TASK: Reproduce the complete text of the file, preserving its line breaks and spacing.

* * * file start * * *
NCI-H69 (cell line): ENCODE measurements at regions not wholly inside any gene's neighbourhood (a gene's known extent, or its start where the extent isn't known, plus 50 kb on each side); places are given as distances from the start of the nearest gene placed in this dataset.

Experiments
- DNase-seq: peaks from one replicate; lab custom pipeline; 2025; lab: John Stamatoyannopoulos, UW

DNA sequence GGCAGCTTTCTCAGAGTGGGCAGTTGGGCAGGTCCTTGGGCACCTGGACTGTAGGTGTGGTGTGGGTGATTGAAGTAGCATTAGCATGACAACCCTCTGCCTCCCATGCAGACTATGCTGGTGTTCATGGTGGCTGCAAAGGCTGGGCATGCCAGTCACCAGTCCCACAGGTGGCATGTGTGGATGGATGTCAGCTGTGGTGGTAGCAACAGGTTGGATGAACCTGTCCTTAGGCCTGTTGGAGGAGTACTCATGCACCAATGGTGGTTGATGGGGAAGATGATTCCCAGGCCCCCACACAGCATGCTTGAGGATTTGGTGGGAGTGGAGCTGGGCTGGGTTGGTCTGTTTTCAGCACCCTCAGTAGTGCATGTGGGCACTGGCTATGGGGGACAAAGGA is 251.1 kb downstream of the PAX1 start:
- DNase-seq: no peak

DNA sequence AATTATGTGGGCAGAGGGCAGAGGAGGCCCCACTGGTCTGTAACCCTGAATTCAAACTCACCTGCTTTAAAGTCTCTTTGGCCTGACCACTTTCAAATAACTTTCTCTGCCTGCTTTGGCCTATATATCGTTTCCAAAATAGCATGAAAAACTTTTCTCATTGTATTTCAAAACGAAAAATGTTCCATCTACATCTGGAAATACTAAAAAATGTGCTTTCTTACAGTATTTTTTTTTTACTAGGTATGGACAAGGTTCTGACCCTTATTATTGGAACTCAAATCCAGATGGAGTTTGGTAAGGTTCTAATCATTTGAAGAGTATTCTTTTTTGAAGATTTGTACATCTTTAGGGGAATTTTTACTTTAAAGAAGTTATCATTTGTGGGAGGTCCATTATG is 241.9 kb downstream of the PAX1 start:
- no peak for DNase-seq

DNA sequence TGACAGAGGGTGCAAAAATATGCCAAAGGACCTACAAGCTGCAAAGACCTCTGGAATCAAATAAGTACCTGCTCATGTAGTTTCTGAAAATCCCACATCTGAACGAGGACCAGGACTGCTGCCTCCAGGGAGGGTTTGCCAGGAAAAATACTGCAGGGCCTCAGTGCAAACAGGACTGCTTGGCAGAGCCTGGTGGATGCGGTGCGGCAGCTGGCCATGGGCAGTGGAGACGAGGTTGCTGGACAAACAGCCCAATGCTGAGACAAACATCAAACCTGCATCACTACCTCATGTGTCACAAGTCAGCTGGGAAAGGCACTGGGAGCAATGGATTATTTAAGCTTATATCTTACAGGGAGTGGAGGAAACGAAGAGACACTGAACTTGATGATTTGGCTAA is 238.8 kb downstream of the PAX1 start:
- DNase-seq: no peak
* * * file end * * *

NCI-H69 (cell line): ENCODE measurements at regions not wholly inside any gene's neighbourhood (a gene's known extent, or its start where the extent isn't known, plus 50 kb on each side); places are given as distances from the start of the nearest gene placed in this dataset.

Experiments
- DNase-seq: peaks from one replicate; lab custom pipeline; 2025; lab: John Stamatoyannopoulos, UW

DNA sequence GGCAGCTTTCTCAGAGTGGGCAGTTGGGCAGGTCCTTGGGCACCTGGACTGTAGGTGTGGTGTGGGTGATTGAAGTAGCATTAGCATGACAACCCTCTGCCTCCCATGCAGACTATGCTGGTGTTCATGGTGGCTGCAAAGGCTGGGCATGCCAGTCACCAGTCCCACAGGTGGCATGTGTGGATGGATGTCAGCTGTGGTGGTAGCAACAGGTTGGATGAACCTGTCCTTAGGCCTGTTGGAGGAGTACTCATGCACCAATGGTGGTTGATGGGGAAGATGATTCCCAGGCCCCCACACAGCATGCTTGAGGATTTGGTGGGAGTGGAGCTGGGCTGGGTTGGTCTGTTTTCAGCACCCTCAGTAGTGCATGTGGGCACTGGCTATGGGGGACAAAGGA is 251.1 kb downstream of the PAX1 start:
- DNase-seq: no peak

DNA sequence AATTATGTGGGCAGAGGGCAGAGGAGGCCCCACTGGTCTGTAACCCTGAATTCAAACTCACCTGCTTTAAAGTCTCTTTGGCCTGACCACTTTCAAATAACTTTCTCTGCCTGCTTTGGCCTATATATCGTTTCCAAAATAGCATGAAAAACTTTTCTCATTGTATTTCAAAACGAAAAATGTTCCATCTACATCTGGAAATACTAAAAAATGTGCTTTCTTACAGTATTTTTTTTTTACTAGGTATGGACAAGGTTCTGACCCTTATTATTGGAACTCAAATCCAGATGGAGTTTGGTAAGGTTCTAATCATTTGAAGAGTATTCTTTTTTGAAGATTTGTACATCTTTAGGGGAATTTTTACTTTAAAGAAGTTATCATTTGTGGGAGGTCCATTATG is 241.9 kb downstream of the PAX1 start:
- no peak for DNase-seq

DNA sequence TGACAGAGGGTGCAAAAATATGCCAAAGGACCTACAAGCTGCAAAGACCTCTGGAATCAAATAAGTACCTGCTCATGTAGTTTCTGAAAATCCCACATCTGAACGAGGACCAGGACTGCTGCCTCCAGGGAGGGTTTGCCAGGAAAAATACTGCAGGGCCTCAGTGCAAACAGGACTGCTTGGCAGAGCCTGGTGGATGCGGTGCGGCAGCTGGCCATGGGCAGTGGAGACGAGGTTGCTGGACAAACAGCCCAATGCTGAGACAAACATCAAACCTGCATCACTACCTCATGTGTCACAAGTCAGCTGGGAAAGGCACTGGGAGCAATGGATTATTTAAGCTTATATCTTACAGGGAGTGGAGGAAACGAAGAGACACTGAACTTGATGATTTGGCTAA is 238.8 kb downstream of the PAX1 start:
- DNase-seq: no peak